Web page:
October 22, 2003 at 8pm at the grunt gallery - Video screening
October 26 at 2pm video intro by Rob La Frenais as part of the LIVE performance panel - grunt gallery
production date: September 2003
There is a long-standing myth - believed by many - that somewhere, maybe at NASA, Los Alamos, CERN or some similar facility, there exists a 'zero gravity room' used for training astronauts, where the gravitation can be switched off at will. None exist as far as we know, but on a once-secret military airfield in Russia sits the Ilyushin MDK-76 Flying Laboratory, the closest thing to a zero gravity room, or hall - it is a very big plane- and for the past 5 years it has been used as an flying art studio for flying artists and objects in a series of specially commissioned parabolic flights.
Gravitation Off! chronicles four such flights organised by the science-art agency, The Arts Catalyst, for artistic and sometimes scientific experiments for an increasing number of people from around the world. It shows not only the startling effects of undertaking a performance, sculpture or installation in weightlessness but also participation in a community that exists to train people for living in space, the artists, working, relaxing, dancing and drinking with cosmonauts and their trainers, in the extraordinary environment of Star City, the once-secret space town outside Moscow.
Home of the Yuri Gagarin Cosmonaut Training Centre, it also houses facilities such as the giant centrifuge for increasing gravitation to degrees beyond human endurance and the hydrolab, a vast tank for practising space-walks. Following early experimental flights by pioneers Kitsou Dubois and Dragan Zhivadinov, the Arts Catalyst, with assistance of Projekt Atol, (instigators of the Slovenian Space Agency) decided it would be viable to offer the zero G experience to larger numbers of participants, commissioning both new art for microgravity and new scientific research. They formed the European consortium MIR (Microgravity Interdisciplinary Research) and advertised for projects in what is possibly the first ever artist-in-residence programme in a space agency.
MIR participants have included artists Kitsou Dubois, Andrew Kotting, Yuri Leiderman, Marko Peljhan, Anna Alchuk, Mike Stubbs, Dragan Zhivadinov, Ansuman Biswas and Jem Finer, Flow Motion, Louis K. Wilson, Morag Wightman, Ewen Chardronnet, Kodwo Eshun, Anjalika Sagar, Richard Couzins, Vadim Fishkin, Andre and Julia Velikowsky, Alexi Blinov, Marcel-li Antunez Roca, philosopher Mikhail Ryklin and scientists Susan McKenna-Lawlor, Anthony Bull, Kevin Fong, Roger Malina and Rebecca Forth. Many of these are seen in Gravitation Off! preparing their work on board the MIR zero gravity plane with the help of the Yuri Gagarin cosmonaut trainers.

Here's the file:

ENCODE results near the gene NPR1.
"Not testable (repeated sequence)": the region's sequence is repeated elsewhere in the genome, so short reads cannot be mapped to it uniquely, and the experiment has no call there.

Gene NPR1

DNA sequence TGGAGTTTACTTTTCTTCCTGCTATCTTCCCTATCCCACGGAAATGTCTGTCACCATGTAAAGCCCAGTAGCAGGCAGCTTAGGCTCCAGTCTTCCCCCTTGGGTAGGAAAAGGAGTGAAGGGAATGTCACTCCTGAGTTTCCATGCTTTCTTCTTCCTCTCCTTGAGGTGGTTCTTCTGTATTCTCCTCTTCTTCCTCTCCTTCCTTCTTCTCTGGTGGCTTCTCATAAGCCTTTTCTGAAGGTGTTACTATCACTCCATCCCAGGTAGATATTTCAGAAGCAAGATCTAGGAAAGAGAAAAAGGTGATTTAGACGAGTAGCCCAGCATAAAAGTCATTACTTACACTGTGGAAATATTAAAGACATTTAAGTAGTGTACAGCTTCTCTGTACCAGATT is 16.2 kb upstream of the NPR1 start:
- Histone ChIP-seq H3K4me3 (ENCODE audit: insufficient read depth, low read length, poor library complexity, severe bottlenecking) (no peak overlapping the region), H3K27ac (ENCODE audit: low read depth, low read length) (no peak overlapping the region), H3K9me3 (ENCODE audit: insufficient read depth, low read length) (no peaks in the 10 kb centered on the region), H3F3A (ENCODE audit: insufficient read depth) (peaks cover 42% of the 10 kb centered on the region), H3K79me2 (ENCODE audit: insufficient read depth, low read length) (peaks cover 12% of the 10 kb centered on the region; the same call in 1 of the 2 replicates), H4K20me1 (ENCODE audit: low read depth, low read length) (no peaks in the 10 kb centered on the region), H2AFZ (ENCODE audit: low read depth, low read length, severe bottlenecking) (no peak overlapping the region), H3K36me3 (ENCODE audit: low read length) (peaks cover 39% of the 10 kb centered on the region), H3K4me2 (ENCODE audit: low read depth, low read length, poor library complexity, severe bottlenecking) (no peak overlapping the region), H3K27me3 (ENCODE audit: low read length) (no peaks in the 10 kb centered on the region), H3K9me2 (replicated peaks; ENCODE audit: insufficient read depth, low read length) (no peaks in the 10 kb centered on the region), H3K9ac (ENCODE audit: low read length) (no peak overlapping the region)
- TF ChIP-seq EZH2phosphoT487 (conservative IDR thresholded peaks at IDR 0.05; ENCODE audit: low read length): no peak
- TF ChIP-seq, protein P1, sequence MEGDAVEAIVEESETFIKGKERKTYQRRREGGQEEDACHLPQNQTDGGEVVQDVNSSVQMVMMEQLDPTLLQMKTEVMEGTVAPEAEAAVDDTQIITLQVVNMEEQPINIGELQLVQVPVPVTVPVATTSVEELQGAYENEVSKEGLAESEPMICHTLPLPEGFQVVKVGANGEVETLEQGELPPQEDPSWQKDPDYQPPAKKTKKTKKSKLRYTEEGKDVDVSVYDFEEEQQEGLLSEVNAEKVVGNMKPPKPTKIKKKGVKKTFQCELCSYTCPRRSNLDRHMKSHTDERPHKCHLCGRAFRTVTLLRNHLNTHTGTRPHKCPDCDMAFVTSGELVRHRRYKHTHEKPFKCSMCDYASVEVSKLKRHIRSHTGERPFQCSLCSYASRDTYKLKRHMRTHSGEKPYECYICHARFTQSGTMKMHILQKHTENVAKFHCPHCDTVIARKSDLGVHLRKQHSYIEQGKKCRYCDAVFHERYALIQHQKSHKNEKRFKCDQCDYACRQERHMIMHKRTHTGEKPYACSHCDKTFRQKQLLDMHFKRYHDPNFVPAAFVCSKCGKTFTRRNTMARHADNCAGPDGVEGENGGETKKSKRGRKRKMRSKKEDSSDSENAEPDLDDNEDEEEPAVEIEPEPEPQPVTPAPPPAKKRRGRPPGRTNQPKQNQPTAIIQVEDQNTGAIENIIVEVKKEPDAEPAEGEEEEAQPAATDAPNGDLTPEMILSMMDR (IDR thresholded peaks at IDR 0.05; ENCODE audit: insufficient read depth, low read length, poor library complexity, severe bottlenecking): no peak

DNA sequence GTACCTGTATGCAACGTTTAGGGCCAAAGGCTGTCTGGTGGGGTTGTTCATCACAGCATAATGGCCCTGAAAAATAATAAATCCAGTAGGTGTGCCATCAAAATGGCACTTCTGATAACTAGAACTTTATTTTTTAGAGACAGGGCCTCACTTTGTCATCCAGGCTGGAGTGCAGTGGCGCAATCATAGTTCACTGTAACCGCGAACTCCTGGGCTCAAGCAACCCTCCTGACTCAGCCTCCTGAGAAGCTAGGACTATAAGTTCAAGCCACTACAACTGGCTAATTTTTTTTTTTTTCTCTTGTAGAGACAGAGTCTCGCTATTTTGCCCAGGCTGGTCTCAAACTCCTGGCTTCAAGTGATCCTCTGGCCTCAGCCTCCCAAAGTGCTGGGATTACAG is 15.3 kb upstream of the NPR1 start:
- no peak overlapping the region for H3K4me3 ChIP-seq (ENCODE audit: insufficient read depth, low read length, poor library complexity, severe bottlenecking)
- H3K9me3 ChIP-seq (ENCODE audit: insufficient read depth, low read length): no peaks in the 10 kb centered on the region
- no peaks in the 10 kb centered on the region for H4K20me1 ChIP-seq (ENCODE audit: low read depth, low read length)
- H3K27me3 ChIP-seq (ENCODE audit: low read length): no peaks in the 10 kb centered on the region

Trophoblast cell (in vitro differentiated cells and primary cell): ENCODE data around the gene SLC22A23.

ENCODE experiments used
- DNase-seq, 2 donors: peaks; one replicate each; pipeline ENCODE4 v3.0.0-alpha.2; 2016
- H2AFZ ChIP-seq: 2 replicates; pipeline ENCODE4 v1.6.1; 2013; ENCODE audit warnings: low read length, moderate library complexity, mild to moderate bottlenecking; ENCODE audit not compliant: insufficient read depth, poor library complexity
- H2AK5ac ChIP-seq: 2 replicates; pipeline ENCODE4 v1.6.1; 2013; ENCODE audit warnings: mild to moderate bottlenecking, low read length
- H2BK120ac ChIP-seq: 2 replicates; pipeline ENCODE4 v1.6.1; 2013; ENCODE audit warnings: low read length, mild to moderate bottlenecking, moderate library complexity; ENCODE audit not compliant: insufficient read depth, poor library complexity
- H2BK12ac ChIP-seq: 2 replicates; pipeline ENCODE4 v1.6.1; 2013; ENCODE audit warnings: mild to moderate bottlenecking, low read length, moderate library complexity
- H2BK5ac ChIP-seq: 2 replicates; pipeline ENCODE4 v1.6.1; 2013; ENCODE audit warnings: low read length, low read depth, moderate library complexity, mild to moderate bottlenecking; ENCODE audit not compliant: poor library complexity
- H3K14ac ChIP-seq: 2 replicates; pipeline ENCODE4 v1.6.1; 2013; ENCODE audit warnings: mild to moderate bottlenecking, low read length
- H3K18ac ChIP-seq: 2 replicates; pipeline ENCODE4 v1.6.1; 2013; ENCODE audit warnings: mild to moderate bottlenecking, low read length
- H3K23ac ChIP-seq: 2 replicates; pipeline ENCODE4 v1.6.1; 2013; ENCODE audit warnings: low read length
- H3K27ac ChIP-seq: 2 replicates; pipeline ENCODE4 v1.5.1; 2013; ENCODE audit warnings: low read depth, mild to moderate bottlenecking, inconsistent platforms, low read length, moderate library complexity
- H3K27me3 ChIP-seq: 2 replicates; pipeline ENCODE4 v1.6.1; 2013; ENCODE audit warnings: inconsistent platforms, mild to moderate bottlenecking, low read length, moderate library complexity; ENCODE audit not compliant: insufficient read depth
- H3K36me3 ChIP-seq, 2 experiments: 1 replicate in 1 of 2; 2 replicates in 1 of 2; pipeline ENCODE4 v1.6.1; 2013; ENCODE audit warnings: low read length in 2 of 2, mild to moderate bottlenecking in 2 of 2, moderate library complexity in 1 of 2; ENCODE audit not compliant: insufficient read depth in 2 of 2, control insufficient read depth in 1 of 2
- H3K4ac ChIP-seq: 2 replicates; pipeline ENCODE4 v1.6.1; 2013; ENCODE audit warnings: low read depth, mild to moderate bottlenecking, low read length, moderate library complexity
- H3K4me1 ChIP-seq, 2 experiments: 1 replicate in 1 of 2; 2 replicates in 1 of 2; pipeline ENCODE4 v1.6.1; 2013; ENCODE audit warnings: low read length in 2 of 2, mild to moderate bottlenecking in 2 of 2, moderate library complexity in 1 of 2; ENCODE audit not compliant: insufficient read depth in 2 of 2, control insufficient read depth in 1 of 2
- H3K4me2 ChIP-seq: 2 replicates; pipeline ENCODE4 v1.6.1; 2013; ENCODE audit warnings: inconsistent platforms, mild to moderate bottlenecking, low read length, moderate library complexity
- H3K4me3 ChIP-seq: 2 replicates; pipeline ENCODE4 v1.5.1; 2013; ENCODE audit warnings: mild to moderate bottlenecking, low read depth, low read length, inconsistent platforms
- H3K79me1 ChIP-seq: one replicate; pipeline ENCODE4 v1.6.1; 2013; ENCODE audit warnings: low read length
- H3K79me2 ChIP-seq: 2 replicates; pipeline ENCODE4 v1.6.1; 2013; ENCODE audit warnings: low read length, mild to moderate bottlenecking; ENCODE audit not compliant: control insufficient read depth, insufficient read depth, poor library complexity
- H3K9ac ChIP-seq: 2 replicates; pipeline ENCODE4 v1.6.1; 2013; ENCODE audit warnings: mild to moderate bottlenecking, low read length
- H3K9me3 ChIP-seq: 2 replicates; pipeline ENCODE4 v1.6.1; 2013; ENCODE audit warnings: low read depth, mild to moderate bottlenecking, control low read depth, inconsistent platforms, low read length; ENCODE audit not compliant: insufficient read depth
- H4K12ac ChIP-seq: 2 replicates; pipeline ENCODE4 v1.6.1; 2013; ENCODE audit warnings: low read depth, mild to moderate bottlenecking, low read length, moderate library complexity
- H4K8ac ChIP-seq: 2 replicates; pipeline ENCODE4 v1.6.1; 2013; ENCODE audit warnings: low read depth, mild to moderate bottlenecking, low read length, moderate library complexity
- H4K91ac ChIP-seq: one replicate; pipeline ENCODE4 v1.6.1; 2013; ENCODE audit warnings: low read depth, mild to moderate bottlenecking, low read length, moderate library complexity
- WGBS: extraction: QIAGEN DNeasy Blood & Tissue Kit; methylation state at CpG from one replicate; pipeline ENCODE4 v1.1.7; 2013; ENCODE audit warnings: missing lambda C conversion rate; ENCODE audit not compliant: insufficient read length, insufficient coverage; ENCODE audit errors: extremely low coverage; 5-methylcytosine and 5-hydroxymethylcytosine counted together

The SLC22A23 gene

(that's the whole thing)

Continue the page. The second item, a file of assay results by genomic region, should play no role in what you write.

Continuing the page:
MIR was of course the well-worn space habitat for the Russians and a symbol of the closing of the Cold War and the opening of the former Soviet zone as international astronauts joined the cosmonauts in residence. Similarly we see the MIR flights shown in Gravitation Off! as symbolic first steps towards putting the first artist in space, as well as a foretaste of what it will be like for us, or our children, to live, work and make art in constant conditions of new gravities.
Rob La Frenais is the curator of the Arts Catalyst (London). He has been organizing visual art projects on an international level since 1987, curating major projects with artists such as James Turrell, Marina Abramovic, Stelarc and Orlan. From 1979 to 1987 he was the editor of Performance Magazine, a UK-based European cross-artform journal. He joined the Arts Catalyst in 1997 and with Nicola Triscott organized shows such as 'Atomic', featuring the nuclear artist James Acord, and the major international conferences 'Eye of the Storm' and 'Cosmic Chances' at the Royal Institution, London, as well as setting up and chairing the UK Space Art Forum, taking place in 1999, 2000 and 2001.
In August 1999 he took part in the first dedicated artists' parabolic flight to take place in Russia with the Yuri Gagarin Training Centre, organized by Marko Peljhan for Dragan Zivadinov's Noordung company.
The international project is entitled: MIR (Microgravity Interdisciplinary Research).
The first flight was in September 2000 and carried dancer-choreographer Kitsou Dubois and a 5-person team to study dance in weightlessness, as well as other artists and scientists. The second flight was the MIR pilot project: MIR Flight 001, which enabled a group of artists and scientists to experience and develop projects in zero gravity and in the Star City environment, results from which were presented at the Sadlers Wells in London in March 2002.
Also: Call for submissions for future space art projects to: email@example.com
Funded by The Media Arts Section of The Canada Council.
Part of LIVE Biennial of Performance Art 2003.